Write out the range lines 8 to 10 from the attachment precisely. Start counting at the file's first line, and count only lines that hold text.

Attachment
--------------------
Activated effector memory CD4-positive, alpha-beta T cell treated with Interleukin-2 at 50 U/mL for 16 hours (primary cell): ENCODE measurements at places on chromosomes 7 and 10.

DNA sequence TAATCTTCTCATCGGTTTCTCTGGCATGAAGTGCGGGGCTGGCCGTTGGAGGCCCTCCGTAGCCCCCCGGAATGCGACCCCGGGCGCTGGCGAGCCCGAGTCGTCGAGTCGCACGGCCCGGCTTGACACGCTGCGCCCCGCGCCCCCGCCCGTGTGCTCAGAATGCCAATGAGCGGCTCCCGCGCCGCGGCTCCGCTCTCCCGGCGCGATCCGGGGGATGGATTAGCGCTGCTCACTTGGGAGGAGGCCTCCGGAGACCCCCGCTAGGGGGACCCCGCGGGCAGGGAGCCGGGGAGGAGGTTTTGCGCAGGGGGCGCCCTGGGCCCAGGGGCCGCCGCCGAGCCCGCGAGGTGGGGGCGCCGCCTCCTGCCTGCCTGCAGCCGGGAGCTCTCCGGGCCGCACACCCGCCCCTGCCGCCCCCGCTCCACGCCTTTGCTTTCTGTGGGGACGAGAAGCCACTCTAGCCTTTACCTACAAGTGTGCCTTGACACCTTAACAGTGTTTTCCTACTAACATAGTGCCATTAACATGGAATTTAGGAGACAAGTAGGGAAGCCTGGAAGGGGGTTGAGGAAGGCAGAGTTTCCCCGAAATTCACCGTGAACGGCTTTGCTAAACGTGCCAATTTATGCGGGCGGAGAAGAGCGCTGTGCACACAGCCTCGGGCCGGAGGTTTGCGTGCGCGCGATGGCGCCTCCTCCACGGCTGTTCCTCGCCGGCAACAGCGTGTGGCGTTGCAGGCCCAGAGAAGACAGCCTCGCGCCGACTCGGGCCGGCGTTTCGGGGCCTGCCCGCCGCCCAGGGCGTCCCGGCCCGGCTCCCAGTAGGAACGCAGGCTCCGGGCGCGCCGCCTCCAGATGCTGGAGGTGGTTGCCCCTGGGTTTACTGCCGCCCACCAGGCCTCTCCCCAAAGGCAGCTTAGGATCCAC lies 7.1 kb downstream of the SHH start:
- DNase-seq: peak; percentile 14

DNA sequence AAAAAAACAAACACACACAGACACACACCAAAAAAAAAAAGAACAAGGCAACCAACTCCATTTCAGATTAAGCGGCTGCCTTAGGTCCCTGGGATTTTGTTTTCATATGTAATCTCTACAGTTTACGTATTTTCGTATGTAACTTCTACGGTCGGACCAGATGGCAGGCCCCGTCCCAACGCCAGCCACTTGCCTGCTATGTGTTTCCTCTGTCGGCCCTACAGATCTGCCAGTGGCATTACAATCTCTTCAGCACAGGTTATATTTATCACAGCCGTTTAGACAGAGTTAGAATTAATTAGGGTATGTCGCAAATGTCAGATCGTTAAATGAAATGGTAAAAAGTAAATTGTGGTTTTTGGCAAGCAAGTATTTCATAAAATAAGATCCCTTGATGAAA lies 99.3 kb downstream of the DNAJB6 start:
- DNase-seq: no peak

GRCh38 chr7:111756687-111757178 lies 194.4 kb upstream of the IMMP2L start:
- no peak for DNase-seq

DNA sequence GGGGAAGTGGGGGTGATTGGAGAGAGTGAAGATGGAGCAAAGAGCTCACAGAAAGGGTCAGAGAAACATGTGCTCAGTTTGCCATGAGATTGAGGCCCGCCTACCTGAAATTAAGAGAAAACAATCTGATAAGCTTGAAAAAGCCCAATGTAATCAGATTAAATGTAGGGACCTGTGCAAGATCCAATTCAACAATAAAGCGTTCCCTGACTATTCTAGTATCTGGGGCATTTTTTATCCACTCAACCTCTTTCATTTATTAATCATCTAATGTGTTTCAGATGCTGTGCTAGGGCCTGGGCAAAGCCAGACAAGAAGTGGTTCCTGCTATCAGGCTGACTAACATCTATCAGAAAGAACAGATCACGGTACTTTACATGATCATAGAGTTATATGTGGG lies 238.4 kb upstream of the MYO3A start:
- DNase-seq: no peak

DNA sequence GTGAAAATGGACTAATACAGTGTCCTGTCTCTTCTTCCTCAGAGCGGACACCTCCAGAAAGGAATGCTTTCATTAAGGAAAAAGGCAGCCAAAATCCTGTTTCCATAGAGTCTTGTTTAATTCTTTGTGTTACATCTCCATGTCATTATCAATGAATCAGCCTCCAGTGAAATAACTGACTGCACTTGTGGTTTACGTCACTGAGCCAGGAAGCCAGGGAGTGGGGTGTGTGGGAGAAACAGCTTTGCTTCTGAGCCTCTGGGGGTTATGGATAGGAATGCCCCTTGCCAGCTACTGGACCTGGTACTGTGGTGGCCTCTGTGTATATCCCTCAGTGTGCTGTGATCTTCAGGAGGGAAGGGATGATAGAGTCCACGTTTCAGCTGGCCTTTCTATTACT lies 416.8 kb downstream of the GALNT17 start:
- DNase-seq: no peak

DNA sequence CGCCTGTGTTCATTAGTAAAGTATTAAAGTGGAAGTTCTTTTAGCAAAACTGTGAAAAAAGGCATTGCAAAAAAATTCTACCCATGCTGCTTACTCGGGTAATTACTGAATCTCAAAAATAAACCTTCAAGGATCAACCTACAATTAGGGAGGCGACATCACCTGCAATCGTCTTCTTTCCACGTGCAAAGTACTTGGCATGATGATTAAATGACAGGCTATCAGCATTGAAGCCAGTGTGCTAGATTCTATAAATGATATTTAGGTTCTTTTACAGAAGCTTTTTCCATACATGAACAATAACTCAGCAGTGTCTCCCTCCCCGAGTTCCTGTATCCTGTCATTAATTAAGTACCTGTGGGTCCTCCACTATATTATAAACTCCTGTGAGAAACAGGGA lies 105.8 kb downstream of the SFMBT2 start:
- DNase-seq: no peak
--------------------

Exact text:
DNA sequence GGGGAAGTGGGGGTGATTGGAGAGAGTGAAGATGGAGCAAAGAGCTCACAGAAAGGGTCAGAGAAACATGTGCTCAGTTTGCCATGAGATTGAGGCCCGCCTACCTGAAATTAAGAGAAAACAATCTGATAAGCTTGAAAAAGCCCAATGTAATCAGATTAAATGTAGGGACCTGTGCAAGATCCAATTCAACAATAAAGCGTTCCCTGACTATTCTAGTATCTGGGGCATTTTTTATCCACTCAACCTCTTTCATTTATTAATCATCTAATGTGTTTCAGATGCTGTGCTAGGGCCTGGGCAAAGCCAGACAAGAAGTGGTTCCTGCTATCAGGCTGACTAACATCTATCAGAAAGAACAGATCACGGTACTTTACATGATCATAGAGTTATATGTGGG lies 238.4 kb upstream of the MYO3A start:
- DNase-seq: no peak

DNA sequence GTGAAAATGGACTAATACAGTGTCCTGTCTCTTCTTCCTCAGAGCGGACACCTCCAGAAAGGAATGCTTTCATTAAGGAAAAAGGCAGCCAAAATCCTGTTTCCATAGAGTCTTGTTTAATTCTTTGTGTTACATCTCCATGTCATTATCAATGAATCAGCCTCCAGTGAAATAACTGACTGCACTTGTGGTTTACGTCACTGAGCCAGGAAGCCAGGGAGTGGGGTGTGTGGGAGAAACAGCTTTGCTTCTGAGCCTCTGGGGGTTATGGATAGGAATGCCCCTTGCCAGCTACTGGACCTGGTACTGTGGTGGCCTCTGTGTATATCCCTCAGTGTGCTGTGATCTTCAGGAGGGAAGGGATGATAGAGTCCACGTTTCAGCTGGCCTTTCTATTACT lies 416.8 kb downstream of the GALNT17 start: